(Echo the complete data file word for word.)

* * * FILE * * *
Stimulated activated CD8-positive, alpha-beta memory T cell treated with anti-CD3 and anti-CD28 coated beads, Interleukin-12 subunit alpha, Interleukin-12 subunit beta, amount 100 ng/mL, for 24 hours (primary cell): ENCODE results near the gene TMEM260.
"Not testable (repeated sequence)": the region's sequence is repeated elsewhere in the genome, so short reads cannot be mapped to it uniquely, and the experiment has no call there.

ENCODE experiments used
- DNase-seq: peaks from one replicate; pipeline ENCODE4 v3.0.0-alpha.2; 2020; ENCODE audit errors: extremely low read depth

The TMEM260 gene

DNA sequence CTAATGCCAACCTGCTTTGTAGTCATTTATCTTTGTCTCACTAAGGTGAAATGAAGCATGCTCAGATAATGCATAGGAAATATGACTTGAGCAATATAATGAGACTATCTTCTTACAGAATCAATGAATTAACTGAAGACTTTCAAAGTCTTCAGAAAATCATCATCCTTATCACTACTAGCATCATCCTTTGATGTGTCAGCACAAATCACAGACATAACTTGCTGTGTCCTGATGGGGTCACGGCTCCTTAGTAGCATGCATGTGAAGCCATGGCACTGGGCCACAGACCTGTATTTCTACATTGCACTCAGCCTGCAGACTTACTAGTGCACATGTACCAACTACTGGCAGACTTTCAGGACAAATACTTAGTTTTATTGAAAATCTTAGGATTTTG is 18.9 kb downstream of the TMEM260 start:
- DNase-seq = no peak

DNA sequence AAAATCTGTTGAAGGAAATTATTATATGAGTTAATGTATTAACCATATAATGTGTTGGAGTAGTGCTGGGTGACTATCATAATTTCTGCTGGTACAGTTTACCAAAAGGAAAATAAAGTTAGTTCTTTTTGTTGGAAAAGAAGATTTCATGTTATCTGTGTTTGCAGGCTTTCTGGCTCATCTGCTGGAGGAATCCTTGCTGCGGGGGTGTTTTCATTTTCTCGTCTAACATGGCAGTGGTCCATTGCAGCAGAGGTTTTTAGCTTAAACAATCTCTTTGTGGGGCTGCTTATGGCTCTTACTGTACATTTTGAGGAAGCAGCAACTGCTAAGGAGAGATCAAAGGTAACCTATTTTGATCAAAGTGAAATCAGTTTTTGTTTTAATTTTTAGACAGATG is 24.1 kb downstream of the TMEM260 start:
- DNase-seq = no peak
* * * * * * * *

Stimulated activated CD8-positive, alpha-beta memory T cell treated with anti-CD3 and anti-CD28 coated beads, Interleukin-12 subunit alpha, Interleukin-12 subunit beta, amount 100 ng/mL, for 24 hours (primary cell): ENCODE results near the gene TMEM260.
"Not testable (repeated sequence)": the region's sequence is repeated elsewhere in the genome, so short reads cannot be mapped to it uniquely, and the experiment has no call there.

ENCODE experiments used
- DNase-seq: peaks from one replicate; pipeline ENCODE4 v3.0.0-alpha.2; 2020; ENCODE audit errors: extremely low read depth

The TMEM260 gene

DNA sequence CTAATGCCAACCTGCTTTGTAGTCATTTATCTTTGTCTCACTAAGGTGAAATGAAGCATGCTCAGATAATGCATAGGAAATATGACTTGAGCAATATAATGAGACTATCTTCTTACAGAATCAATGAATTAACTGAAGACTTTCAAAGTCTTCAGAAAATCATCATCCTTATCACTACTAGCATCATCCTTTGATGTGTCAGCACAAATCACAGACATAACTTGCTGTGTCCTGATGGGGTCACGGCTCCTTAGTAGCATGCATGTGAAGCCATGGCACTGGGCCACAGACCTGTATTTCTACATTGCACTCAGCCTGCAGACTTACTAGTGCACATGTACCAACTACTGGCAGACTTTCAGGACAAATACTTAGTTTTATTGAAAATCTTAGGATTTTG is 18.9 kb downstream of the TMEM260 start:
- DNase-seq = no peak

DNA sequence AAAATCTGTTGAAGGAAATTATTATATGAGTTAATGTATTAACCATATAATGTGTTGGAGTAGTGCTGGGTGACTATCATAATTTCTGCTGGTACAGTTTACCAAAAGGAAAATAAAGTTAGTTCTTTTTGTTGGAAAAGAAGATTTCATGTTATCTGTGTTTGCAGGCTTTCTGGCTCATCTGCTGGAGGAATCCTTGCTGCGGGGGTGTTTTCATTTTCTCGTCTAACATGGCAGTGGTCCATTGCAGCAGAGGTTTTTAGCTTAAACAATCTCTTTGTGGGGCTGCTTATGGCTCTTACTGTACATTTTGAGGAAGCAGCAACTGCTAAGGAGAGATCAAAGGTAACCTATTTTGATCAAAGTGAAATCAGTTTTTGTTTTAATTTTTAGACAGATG is 24.1 kb downstream of the TMEM260 start:
- DNase-seq = no peak